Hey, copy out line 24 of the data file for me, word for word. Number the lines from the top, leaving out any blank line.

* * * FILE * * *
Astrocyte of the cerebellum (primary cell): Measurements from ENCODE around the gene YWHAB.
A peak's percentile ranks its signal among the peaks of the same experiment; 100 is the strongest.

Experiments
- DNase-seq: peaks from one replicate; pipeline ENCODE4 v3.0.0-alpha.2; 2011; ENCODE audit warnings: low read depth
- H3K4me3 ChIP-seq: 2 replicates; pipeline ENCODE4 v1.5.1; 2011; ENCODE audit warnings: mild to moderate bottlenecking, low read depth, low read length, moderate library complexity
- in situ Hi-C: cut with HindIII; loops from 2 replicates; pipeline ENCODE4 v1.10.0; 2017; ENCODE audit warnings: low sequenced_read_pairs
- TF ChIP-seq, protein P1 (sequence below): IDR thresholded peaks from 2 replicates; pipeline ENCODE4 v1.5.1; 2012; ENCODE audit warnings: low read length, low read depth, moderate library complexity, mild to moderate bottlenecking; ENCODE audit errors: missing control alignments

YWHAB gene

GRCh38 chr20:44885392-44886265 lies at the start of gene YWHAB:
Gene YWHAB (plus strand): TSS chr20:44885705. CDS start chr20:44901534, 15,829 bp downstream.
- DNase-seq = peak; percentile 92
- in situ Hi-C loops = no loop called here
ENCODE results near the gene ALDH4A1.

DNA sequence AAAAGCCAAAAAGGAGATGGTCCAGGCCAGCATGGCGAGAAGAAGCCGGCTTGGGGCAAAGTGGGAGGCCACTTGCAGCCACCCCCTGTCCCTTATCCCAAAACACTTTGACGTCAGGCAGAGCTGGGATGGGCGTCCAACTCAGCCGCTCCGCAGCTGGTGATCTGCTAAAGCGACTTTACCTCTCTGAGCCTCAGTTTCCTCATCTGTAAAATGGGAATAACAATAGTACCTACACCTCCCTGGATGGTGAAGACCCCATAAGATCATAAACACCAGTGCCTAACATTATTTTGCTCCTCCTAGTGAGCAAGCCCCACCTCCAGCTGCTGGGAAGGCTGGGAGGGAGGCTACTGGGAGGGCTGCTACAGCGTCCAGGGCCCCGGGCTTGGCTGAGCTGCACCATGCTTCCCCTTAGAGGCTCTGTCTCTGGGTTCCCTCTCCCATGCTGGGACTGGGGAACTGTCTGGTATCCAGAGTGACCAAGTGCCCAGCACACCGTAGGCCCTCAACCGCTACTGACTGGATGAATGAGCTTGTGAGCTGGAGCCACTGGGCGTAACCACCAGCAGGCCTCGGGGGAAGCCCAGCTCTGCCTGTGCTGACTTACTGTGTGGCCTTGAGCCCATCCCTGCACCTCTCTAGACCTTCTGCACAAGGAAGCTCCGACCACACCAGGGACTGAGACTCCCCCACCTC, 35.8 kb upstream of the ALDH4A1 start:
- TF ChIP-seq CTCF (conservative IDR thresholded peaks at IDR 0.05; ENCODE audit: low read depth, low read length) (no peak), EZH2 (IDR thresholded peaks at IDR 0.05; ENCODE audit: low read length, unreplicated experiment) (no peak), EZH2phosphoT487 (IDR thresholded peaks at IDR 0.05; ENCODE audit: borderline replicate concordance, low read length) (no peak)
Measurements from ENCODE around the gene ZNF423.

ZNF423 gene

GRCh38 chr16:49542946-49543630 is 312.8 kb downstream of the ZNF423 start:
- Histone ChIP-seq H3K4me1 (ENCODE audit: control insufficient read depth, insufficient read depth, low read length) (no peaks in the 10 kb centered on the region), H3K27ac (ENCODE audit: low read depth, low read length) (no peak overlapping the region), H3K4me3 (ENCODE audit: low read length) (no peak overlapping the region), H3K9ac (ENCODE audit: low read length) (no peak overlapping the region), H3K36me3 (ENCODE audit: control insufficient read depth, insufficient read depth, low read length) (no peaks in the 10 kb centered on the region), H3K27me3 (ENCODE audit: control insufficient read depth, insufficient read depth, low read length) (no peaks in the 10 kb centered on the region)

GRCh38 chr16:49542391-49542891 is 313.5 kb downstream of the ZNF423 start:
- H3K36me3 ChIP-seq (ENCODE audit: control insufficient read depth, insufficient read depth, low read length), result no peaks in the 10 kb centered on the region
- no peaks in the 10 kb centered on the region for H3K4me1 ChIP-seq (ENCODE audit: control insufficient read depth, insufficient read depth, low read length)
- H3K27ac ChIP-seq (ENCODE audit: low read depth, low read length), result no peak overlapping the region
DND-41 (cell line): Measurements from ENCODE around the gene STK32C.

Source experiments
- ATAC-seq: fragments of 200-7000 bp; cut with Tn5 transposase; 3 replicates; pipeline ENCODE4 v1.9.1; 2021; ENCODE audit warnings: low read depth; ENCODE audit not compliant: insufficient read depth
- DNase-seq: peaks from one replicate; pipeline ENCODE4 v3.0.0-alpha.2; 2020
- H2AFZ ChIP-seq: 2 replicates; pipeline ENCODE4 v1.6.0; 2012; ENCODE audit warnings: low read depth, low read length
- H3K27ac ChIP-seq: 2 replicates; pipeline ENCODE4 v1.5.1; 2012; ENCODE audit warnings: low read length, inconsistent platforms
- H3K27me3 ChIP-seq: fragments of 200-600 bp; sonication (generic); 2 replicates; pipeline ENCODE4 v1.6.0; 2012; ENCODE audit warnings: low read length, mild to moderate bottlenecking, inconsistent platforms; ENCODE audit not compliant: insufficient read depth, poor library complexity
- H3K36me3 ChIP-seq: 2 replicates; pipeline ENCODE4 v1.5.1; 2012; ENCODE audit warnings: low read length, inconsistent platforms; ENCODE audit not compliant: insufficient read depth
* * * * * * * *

DND-41 (cell line): Measurements from ENCODE around the gene STK32C.